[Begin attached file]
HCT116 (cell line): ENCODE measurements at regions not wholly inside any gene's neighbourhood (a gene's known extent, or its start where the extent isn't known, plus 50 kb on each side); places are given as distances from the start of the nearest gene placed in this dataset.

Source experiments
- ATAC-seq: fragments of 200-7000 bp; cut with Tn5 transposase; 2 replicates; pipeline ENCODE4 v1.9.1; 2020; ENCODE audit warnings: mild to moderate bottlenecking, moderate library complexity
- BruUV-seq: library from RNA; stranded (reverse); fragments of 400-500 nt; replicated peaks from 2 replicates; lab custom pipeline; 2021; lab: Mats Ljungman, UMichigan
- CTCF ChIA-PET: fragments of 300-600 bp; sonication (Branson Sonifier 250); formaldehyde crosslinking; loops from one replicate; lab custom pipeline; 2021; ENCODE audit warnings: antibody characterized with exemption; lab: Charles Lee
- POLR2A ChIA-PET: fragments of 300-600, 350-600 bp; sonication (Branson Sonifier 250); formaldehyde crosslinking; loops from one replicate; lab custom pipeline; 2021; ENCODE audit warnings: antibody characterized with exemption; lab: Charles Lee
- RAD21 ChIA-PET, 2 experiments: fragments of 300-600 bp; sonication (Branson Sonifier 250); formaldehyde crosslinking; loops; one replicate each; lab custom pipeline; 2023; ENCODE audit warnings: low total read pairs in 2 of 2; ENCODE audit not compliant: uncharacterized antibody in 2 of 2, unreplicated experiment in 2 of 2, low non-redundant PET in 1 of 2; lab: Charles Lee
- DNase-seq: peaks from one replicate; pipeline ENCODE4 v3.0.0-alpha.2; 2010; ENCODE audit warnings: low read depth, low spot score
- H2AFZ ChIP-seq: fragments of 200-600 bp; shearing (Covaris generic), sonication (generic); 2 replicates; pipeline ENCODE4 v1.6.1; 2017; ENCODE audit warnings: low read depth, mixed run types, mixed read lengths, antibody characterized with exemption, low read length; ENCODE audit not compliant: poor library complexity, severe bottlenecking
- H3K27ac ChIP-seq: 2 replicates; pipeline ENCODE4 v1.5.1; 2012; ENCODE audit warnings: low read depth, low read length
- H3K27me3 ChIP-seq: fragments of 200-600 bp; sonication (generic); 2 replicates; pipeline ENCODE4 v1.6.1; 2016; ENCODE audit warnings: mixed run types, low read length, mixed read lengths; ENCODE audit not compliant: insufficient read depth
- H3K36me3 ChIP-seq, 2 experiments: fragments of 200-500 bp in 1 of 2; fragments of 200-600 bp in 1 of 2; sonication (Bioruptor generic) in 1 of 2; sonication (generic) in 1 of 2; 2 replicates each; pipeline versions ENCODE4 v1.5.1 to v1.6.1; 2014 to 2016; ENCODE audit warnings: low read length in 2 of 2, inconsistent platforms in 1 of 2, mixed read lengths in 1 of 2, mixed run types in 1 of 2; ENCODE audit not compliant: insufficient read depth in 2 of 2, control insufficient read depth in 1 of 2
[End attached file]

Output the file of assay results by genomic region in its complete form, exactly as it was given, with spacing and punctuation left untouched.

HCT116 (cell line): ENCODE measurements at regions not wholly inside any gene's neighbourhood (a gene's known extent, or its start where the extent isn't known, plus 50 kb on each side); places are given as distances from the start of the nearest gene placed in this dataset.

Source experiments
- ATAC-seq: fragments of 200-7000 bp; cut with Tn5 transposase; 2 replicates; pipeline ENCODE4 v1.9.1; 2020; ENCODE audit warnings: mild to moderate bottlenecking, moderate library complexity
- BruUV-seq: library from RNA; stranded (reverse); fragments of 400-500 nt; replicated peaks from 2 replicates; lab custom pipeline; 2021; lab: Mats Ljungman, UMichigan
- CTCF ChIA-PET: fragments of 300-600 bp; sonication (Branson Sonifier 250); formaldehyde crosslinking; loops from one replicate; lab custom pipeline; 2021; ENCODE audit warnings: antibody characterized with exemption; lab: Charles Lee
- POLR2A ChIA-PET: fragments of 300-600, 350-600 bp; sonication (Branson Sonifier 250); formaldehyde crosslinking; loops from one replicate; lab custom pipeline; 2021; ENCODE audit warnings: antibody characterized with exemption; lab: Charles Lee
- RAD21 ChIA-PET, 2 experiments: fragments of 300-600 bp; sonication (Branson Sonifier 250); formaldehyde crosslinking; loops; one replicate each; lab custom pipeline; 2023; ENCODE audit warnings: low total read pairs in 2 of 2; ENCODE audit not compliant: uncharacterized antibody in 2 of 2, unreplicated experiment in 2 of 2, low non-redundant PET in 1 of 2; lab: Charles Lee
- DNase-seq: peaks from one replicate; pipeline ENCODE4 v3.0.0-alpha.2; 2010; ENCODE audit warnings: low read depth, low spot score
- H2AFZ ChIP-seq: fragments of 200-600 bp; shearing (Covaris generic), sonication (generic); 2 replicates; pipeline ENCODE4 v1.6.1; 2017; ENCODE audit warnings: low read depth, mixed run types, mixed read lengths, antibody characterized with exemption, low read length; ENCODE audit not compliant: poor library complexity, severe bottlenecking
- H3K27ac ChIP-seq: 2 replicates; pipeline ENCODE4 v1.5.1; 2012; ENCODE audit warnings: low read depth, low read length
- H3K27me3 ChIP-seq: fragments of 200-600 bp; sonication (generic); 2 replicates; pipeline ENCODE4 v1.6.1; 2016; ENCODE audit warnings: mixed run types, low read length, mixed read lengths; ENCODE audit not compliant: insufficient read depth
- H3K36me3 ChIP-seq, 2 experiments: fragments of 200-500 bp in 1 of 2; fragments of 200-600 bp in 1 of 2; sonication (Bioruptor generic) in 1 of 2; sonication (generic) in 1 of 2; 2 replicates each; pipeline versions ENCODE4 v1.5.1 to v1.6.1; 2014 to 2016; ENCODE audit warnings: low read length in 2 of 2, inconsistent platforms in 1 of 2, mixed read lengths in 1 of 2, mixed run types in 1 of 2; ENCODE audit not compliant: insufficient read depth in 2 of 2, control insufficient read depth in 1 of 2